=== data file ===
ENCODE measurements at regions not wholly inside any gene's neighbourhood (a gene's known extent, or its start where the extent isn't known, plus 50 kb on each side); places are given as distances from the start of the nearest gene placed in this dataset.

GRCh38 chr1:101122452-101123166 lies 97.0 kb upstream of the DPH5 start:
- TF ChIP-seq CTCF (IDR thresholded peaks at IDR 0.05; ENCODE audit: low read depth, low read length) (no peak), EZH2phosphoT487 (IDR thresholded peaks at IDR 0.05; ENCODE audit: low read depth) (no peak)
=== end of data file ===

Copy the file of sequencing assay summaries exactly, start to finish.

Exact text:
ENCODE measurements at regions not wholly inside any gene's neighbourhood (a gene's known extent, or its start where the extent isn't known, plus 50 kb on each side); places are given as distances from the start of the nearest gene placed in this dataset.

GRCh38 chr1:101122452-101123166 lies 97.0 kb upstream of the DPH5 start:
- TF ChIP-seq CTCF (IDR thresholded peaks at IDR 0.05; ENCODE audit: low read depth, low read length) (no peak), EZH2phosphoT487 (IDR thresholded peaks at IDR 0.05; ENCODE audit: low read depth) (no peak)